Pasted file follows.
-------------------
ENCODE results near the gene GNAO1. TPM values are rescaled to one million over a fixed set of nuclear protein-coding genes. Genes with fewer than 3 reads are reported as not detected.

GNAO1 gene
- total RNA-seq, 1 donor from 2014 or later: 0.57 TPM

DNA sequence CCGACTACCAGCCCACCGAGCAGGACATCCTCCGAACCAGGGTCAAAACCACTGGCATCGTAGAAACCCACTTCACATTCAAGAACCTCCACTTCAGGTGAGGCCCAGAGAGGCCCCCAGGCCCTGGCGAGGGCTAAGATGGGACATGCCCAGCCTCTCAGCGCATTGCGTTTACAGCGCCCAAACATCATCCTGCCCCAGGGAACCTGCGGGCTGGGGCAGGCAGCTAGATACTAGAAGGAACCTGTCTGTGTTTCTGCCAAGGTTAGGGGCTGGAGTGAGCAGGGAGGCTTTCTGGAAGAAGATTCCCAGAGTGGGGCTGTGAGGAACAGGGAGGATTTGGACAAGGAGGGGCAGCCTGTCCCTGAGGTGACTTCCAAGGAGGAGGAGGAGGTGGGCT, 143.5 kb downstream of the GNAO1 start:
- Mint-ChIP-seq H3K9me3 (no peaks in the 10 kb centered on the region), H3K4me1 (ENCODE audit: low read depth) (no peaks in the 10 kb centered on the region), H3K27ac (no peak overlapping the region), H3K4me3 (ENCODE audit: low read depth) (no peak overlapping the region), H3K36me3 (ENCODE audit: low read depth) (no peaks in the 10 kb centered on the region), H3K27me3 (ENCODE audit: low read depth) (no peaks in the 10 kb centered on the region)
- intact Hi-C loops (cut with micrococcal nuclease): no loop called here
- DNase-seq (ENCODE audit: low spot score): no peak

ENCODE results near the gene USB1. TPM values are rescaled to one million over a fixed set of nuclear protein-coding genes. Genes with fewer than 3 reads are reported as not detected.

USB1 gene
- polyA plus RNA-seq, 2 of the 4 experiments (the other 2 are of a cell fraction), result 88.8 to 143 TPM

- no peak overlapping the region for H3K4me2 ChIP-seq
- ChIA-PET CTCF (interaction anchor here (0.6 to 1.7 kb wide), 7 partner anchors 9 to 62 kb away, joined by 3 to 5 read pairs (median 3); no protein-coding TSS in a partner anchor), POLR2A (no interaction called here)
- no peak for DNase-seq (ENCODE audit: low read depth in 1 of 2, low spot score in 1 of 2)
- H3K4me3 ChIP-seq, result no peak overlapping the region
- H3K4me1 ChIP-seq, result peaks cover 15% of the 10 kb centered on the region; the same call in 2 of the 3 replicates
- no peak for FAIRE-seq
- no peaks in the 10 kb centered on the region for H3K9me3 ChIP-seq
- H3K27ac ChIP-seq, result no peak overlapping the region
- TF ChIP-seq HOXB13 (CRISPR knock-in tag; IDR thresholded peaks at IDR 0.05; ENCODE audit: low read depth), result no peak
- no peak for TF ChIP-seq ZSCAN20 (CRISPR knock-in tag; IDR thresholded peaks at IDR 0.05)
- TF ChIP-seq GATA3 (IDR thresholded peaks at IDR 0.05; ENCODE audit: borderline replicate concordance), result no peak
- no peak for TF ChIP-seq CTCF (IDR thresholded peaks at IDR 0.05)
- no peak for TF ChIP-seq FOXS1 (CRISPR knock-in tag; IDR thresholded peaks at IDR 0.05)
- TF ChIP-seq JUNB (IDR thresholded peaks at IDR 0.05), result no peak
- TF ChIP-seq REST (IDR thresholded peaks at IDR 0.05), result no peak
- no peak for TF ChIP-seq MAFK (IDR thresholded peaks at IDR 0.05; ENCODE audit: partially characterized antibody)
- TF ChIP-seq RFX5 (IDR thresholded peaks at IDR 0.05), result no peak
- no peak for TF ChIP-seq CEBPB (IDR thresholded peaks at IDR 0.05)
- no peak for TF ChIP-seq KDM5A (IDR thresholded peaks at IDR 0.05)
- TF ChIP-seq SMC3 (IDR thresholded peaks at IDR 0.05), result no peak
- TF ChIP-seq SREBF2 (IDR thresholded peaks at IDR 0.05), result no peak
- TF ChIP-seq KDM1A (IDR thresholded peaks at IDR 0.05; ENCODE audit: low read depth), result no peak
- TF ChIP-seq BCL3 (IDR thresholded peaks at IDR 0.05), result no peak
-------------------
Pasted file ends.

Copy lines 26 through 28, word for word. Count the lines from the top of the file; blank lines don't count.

- no peak for TF ChIP-seq MAFK (IDR thresholded peaks at IDR 0.05; ENCODE audit: partially characterized antibody)
- TF ChIP-seq RFX5 (IDR thresholded peaks at IDR 0.05), result no peak
- no peak for TF ChIP-seq CEBPB (IDR thresholded peaks at IDR 0.05)